Pune (March 29, 2002 - April 1, 2002)

New Zealand

Hospet/ Hampi
Deep Griha

Train trips in India are an experience in themselves. There is a non-stop parade of characters walking/ shuffling/ crawling up and down the aisles. The food vendors reminded me of the Mary Poppins scene with their sing song voices selling coffee, chai (tea), snacks, fruit, hot meals, or cold drinks. There are also beggars, shoe shine boys, cleaners, and various grades of singers/ entertainers.  Every stop becomes an explosion of noise as food vendors jump on the train or yell through the windows to sell their wares in the few minutes we are at a station. 
Heather's b-day

Aga Khan palace

making garlands

Pune is one of the four World Association of Girl Guide and Girl Scout  (WAGGGS) Centres. Sarah in particular has been looking forward to staying for a few days with the Guides. Their Indian facility is called Sangam. The rooms were hot, but the pool was pleasant and the meals and company were excellent. It is the start of the hot season, so there were no programs going on that we could participate in. 

We celebrated Heather's 11th birthday on March 30th. The staff at Sangam very kindly organized a cake, present, a lei, a bouquet, and a jasmine garland for Heather's hair.  But for her birthday present, our budding philanthropist really wanted to sponsor a child in India. The staff at Sangam, and Tina (a regular Sangam visitor from England) were very helpful. Tina organized a visit for us to Deep Griha. Deep Griha, meaning 'Lighthouse',  was started in 1975 by Rev Onawale and his wife Dr Onawale. It provides medical treatment, nutrition, day care, nursery schools, and job training to residents of a number of slums in the Pune area. They also fairly recently started a program where foreigners could sponsor local children of orphaned or one parent families.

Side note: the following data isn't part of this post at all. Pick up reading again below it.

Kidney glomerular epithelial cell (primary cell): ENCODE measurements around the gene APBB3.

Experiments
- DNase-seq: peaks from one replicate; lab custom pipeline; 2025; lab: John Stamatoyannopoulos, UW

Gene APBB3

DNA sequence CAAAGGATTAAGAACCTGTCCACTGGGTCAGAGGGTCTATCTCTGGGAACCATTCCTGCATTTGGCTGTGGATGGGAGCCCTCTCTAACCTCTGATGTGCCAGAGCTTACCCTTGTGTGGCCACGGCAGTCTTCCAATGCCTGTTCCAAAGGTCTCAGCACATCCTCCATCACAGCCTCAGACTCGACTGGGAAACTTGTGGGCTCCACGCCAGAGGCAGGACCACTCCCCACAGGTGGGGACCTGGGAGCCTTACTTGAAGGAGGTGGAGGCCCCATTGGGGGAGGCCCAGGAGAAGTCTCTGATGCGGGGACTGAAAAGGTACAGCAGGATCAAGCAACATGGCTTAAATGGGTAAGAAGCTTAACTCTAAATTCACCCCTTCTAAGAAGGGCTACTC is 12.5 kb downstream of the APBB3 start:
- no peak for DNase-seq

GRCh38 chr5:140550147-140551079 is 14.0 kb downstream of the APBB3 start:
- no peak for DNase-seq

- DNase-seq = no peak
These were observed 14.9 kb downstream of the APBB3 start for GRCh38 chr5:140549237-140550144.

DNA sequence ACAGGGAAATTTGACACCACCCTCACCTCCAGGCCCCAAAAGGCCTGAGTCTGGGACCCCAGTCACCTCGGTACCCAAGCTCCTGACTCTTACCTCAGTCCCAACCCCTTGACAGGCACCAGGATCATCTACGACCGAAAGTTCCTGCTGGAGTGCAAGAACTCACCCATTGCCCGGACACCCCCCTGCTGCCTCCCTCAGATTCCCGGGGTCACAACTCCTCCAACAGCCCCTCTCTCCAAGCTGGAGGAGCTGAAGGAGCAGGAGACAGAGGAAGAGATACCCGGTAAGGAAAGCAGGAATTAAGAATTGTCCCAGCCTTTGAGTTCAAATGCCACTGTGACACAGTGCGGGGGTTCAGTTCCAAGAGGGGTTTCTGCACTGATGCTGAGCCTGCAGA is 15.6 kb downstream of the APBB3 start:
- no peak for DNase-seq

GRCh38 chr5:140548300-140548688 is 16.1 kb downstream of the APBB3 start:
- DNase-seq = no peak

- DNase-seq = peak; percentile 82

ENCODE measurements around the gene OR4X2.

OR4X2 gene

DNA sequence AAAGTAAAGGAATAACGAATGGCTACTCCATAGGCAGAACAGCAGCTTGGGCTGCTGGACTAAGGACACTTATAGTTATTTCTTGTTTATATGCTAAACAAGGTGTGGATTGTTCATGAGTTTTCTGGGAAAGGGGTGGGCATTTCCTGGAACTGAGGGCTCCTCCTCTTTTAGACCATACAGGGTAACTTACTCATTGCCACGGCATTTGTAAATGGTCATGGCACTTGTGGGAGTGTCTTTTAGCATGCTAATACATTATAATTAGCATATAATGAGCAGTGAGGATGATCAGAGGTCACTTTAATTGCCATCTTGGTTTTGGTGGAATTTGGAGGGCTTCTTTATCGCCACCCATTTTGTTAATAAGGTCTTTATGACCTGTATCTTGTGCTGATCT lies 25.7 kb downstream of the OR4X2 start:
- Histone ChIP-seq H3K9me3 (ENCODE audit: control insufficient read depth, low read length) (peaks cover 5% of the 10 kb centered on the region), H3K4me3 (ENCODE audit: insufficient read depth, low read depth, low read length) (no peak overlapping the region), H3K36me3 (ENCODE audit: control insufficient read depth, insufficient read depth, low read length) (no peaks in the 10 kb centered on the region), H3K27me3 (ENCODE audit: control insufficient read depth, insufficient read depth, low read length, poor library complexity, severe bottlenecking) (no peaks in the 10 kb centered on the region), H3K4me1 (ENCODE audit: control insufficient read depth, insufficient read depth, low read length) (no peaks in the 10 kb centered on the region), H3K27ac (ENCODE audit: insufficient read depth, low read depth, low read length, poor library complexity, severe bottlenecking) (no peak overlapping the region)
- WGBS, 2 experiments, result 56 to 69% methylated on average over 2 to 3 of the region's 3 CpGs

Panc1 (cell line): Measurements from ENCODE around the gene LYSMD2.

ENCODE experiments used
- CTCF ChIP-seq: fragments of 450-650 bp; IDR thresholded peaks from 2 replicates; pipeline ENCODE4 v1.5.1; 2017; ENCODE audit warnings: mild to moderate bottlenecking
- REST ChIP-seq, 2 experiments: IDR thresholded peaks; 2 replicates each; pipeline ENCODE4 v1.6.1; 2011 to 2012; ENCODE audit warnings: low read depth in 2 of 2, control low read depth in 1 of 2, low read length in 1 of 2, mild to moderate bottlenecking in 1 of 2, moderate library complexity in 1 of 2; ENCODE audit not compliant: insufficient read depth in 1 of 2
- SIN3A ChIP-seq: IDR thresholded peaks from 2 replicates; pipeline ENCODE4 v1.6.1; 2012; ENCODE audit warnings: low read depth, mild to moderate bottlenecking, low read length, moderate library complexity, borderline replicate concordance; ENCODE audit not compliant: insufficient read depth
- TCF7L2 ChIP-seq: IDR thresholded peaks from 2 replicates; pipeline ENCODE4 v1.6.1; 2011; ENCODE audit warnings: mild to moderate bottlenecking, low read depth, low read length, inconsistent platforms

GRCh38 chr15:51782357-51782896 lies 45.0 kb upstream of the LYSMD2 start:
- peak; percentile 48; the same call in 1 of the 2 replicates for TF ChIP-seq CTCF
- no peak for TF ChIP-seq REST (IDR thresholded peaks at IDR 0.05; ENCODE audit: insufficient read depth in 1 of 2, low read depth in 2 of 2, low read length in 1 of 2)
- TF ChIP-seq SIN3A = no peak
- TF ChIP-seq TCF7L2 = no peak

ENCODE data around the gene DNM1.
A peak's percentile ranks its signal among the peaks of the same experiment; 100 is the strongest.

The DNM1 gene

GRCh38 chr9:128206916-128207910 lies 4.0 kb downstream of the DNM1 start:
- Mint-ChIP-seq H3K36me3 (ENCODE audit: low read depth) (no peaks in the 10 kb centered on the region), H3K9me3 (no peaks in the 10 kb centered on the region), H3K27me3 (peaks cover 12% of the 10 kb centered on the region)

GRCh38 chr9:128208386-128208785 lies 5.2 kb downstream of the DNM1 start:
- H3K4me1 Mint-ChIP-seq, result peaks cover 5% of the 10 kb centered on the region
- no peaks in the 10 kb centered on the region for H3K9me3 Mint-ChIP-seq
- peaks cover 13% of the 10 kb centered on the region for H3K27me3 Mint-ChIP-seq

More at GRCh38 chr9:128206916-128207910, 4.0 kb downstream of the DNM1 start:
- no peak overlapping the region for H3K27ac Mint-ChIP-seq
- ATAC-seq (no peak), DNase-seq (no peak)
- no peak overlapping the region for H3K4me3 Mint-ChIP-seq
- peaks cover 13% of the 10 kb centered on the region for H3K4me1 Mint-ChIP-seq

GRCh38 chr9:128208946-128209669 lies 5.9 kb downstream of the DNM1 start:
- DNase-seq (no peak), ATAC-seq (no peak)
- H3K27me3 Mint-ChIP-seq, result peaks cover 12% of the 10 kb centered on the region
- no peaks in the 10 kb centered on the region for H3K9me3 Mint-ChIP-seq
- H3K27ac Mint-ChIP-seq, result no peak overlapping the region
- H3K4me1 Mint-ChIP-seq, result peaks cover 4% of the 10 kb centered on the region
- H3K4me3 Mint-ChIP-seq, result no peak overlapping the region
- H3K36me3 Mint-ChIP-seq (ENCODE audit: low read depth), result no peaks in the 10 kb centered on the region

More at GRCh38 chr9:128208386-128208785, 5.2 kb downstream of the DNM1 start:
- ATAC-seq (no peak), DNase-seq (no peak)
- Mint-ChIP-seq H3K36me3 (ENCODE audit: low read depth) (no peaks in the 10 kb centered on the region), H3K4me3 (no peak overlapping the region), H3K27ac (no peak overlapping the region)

One of the goals in our trip was to do some sort of volunteer work while we were traveling. We could not arrange this beforehand - families looking for 2 week to one month assignments are not placed by the conventional Western aid organizations. Deep Griha had no problems with our requirements, so we are busy organizing a return here for a few weeks at the end of April.

Knowing we'd be back later, we only had a very quick look around Pune including the Aga Khan Palace where Ghandi was imprisoned for a period, and where his wife died. We also visited a street market where some of the vendors were busy making colourful flower garlands. 

We did add one more chapter to Sarah's upcoming 'Laundry around the World' book while we were here. We had heard about how inexpensive laundry was in India - dhobis beat the dirt to submission by hand over rocks (see the Mumbai page for pictures) and have your laundry washed, ironed, folded, and returned that same day or early on the next day. We had not done laundry since Thailand and had quite a good stash, so we just sent it out. It came back with a shocking bill for $60 making it the most expensive laundry by far on our one year off. We only have ourselves to blame as we didn't ask first - apparently the dhobi that Sangam uses charges by the piece. He would have charged the same if we had sent out towels or linen in place of the tiny pairs of Chloe's and Heather's socks and underpants.  Oh well. 

At least we were dressed in clean clothes to travel on to Goa to meet Mark and Penny.